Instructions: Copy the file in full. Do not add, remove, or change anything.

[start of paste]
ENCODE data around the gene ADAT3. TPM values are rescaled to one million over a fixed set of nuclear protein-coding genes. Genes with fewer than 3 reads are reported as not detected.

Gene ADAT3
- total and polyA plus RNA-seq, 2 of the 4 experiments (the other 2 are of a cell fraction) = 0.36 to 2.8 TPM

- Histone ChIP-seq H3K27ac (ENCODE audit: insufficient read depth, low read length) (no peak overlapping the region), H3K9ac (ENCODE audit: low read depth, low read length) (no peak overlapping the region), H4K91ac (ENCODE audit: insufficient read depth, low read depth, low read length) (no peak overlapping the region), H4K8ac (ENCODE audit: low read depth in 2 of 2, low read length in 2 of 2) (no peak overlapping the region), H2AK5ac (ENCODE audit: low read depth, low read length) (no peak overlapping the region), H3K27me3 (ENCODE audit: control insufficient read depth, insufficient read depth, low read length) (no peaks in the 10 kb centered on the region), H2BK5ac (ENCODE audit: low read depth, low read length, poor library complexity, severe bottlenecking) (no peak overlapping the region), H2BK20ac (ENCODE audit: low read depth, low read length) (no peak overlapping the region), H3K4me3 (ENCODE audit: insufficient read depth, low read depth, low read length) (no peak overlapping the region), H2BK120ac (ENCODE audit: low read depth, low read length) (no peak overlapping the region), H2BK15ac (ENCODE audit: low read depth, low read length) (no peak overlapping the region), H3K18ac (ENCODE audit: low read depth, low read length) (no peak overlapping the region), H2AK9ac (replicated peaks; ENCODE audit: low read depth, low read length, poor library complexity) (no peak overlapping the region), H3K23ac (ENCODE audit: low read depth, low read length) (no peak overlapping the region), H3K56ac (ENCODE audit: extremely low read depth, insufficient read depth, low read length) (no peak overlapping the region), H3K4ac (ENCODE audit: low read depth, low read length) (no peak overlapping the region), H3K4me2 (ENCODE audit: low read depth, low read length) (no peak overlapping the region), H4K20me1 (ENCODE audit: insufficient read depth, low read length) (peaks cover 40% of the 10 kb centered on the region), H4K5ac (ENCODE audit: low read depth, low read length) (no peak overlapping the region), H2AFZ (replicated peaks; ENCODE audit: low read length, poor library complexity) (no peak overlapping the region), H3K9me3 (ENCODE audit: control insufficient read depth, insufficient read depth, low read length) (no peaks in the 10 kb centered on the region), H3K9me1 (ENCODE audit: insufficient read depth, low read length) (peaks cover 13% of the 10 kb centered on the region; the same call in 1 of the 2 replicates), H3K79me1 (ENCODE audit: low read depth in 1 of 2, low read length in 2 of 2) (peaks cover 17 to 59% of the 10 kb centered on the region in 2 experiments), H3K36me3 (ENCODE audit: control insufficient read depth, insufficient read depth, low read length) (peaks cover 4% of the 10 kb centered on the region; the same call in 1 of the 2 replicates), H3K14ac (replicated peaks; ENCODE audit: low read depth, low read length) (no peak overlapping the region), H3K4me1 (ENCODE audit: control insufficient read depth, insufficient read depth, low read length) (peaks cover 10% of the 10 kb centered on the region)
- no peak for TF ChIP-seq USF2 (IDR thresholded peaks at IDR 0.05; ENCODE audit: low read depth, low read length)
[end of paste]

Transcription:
ENCODE data around the gene ADAT3. TPM values are rescaled to one million over a fixed set of nuclear protein-coding genes. Genes with fewer than 3 reads are reported as not detected.

Gene ADAT3
- total and polyA plus RNA-seq, 2 of the 4 experiments (the other 2 are of a cell fraction) = 0.36 to 2.8 TPM

- Histone ChIP-seq H3K27ac (ENCODE audit: insufficient read depth, low read length) (no peak overlapping the region), H3K9ac (ENCODE audit: low read depth, low read length) (no peak overlapping the region), H4K91ac (ENCODE audit: insufficient read depth, low read depth, low read length) (no peak overlapping the region), H4K8ac (ENCODE audit: low read depth in 2 of 2, low read length in 2 of 2) (no peak overlapping the region), H2AK5ac (ENCODE audit: low read depth, low read length) (no peak overlapping the region), H3K27me3 (ENCODE audit: control insufficient read depth, insufficient read depth, low read length) (no peaks in the 10 kb centered on the region), H2BK5ac (ENCODE audit: low read depth, low read length, poor library complexity, severe bottlenecking) (no peak overlapping the region), H2BK20ac (ENCODE audit: low read depth, low read length) (no peak overlapping the region), H3K4me3 (ENCODE audit: insufficient read depth, low read depth, low read length) (no peak overlapping the region), H2BK120ac (ENCODE audit: low read depth, low read length) (no peak overlapping the region), H2BK15ac (ENCODE audit: low read depth, low read length) (no peak overlapping the region), H3K18ac (ENCODE audit: low read depth, low read length) (no peak overlapping the region), H2AK9ac (replicated peaks; ENCODE audit: low read depth, low read length, poor library complexity) (no peak overlapping the region), H3K23ac (ENCODE audit: low read depth, low read length) (no peak overlapping the region), H3K56ac (ENCODE audit: extremely low read depth, insufficient read depth, low read length) (no peak overlapping the region), H3K4ac (ENCODE audit: low read depth, low read length) (no peak overlapping the region), H3K4me2 (ENCODE audit: low read depth, low read length) (no peak overlapping the region), H4K20me1 (ENCODE audit: insufficient read depth, low read length) (peaks cover 40% of the 10 kb centered on the region), H4K5ac (ENCODE audit: low read depth, low read length) (no peak overlapping the region), H2AFZ (replicated peaks; ENCODE audit: low read length, poor library complexity) (no peak overlapping the region), H3K9me3 (ENCODE audit: control insufficient read depth, insufficient read depth, low read length) (no peaks in the 10 kb centered on the region), H3K9me1 (ENCODE audit: insufficient read depth, low read length) (peaks cover 13% of the 10 kb centered on the region; the same call in 1 of the 2 replicates), H3K79me1 (ENCODE audit: low read depth in 1 of 2, low read length in 2 of 2) (peaks cover 17 to 59% of the 10 kb centered on the region in 2 experiments), H3K36me3 (ENCODE audit: control insufficient read depth, insufficient read depth, low read length) (peaks cover 4% of the 10 kb centered on the region; the same call in 1 of the 2 replicates), H3K14ac (replicated peaks; ENCODE audit: low read depth, low read length) (no peak overlapping the region), H3K4me1 (ENCODE audit: control insufficient read depth, insufficient read depth, low read length) (peaks cover 10% of the 10 kb centered on the region)
- no peak for TF ChIP-seq USF2 (IDR thresholded peaks at IDR 0.05; ENCODE audit: low read depth, low read length)